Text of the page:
"What do you mean, one of me? I'm the only one of me here." I glanced around the room to make absolutely sure I knew what I was talking about, but could find not fault in my speaking.
Without immediately replying, he strode past me and went outside. I stared at the door as it slammed behind him, then followed him out of the cabin. Like the other villagers, he was fastidious about closing the door behind him; because of them, I noticed I did not always do so. This has sometimes resulted in danger, as an archer-skeleton or an A.C.M. has shambled inside and waited for me while I made my nightly rounds.
The stranger stood upon the grassy cliff overlooking the Sewall Sea, the same cliff I charged upward during the thunderstorm, battling a witch and other fell foes, when I discovered the villagers' house. Now, by contrast, it was a beautiful early summer day above a clear sea, from which blew a gentle, sweet breeze. Had he any hair, it would be waving dramatically about his head at this moment.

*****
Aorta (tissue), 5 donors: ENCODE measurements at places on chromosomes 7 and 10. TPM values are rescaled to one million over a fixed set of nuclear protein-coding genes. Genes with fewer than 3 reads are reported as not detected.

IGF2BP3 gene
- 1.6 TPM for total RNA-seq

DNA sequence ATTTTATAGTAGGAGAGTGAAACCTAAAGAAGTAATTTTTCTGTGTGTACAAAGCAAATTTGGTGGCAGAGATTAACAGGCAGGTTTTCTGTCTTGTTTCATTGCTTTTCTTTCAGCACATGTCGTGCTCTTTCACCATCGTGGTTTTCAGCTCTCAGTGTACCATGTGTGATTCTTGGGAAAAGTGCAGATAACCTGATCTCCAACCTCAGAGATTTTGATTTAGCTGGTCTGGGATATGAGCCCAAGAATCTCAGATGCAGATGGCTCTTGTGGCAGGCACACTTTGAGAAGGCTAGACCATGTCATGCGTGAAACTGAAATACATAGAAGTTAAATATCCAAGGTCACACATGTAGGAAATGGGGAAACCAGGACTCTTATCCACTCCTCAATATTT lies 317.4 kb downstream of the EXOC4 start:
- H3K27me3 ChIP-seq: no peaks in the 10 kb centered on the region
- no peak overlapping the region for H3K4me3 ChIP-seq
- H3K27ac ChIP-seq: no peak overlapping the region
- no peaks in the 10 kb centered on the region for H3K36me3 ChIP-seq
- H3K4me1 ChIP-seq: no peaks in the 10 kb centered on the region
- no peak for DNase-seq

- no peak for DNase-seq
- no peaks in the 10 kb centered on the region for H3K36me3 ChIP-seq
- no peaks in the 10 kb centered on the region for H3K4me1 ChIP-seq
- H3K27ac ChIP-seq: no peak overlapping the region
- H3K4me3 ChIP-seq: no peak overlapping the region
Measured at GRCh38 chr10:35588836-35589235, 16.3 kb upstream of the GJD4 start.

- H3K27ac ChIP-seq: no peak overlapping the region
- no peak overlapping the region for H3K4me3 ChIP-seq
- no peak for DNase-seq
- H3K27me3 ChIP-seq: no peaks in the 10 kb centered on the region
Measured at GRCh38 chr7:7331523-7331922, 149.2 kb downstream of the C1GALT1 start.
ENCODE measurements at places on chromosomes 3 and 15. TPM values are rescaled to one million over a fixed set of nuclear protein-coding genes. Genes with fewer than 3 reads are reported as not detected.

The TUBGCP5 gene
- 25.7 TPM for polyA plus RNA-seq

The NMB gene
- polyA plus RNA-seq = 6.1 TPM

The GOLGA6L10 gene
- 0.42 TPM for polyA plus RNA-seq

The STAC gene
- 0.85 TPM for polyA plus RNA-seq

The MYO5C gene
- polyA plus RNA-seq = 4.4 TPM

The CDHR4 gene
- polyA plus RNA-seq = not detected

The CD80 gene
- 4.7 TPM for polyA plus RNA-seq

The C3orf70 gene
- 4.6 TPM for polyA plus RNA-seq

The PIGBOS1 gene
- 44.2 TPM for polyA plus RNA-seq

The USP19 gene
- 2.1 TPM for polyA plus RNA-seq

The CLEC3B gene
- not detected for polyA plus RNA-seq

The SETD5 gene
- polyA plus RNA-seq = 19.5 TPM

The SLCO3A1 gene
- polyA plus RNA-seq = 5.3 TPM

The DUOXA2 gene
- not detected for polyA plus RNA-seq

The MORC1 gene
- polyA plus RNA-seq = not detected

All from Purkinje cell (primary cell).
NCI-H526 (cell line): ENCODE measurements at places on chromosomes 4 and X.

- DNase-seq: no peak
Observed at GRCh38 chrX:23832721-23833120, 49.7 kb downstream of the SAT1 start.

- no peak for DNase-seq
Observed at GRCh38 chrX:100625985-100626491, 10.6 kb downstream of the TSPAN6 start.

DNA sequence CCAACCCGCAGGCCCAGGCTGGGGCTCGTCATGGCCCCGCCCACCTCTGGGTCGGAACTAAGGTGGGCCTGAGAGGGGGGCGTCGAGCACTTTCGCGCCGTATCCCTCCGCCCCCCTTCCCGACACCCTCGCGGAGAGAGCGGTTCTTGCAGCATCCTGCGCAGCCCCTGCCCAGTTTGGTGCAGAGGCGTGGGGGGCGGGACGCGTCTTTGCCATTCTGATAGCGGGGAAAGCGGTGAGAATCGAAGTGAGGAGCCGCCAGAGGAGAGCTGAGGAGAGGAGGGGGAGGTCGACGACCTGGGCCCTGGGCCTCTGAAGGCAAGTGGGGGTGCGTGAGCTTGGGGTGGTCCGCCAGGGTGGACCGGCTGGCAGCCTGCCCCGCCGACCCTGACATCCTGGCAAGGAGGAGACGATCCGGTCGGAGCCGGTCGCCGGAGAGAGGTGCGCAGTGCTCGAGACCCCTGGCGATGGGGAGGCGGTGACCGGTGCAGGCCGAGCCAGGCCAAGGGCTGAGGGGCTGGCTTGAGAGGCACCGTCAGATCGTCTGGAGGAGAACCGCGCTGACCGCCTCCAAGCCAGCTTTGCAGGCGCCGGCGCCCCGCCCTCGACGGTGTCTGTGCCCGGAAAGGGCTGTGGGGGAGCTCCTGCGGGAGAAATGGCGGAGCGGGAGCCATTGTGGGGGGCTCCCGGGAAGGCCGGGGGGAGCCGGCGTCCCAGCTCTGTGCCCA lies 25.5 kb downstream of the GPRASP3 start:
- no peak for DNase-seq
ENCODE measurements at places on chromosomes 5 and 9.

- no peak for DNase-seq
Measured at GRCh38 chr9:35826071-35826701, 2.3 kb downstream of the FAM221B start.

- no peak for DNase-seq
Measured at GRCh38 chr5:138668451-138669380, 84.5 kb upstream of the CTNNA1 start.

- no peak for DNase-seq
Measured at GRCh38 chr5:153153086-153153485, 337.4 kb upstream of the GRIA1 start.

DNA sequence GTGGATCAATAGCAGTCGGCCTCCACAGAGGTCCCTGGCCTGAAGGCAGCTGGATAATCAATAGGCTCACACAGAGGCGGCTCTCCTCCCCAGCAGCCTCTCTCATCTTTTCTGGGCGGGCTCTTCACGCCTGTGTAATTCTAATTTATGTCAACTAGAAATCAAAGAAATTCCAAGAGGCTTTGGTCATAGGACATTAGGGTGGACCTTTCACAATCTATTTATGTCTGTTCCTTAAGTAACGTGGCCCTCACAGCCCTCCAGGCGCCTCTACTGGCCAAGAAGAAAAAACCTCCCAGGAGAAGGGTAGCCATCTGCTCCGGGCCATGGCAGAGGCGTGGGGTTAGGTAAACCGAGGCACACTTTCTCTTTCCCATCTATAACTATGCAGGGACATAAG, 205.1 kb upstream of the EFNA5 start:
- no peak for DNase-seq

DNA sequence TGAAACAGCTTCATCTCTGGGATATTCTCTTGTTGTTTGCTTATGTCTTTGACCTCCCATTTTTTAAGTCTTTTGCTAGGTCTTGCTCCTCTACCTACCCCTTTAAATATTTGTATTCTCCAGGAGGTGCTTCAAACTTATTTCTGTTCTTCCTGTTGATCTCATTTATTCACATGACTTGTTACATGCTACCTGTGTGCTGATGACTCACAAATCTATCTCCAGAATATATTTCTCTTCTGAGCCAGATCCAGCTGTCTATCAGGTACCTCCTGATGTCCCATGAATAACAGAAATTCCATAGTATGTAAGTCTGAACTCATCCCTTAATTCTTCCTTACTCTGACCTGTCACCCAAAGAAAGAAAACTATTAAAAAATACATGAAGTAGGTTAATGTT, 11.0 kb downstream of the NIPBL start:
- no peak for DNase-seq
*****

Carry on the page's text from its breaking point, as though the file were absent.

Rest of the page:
"You," he said in a grim baritone, "has taken the house of Selidon and Voessi. You have been to change it. I can see the trap door in the back, and it to mean that you are digging the resources from the deep Earth."
I allowed this was so. "I'm attempting to return to my own world," I told him, joining him near the cliff.
|Thoreau wonders where this line of conversation is going.|
He folded his arms and chuckled. "All of you, always the same thing. Always the same dream, the same procedure, in order to achieve it." He drew a long breath of sea air and held it, eyes closed, for quite a while before exhaling.
"What do you mean, all of us? Are you telling me there are other people like me, from another world, here? Where are they?"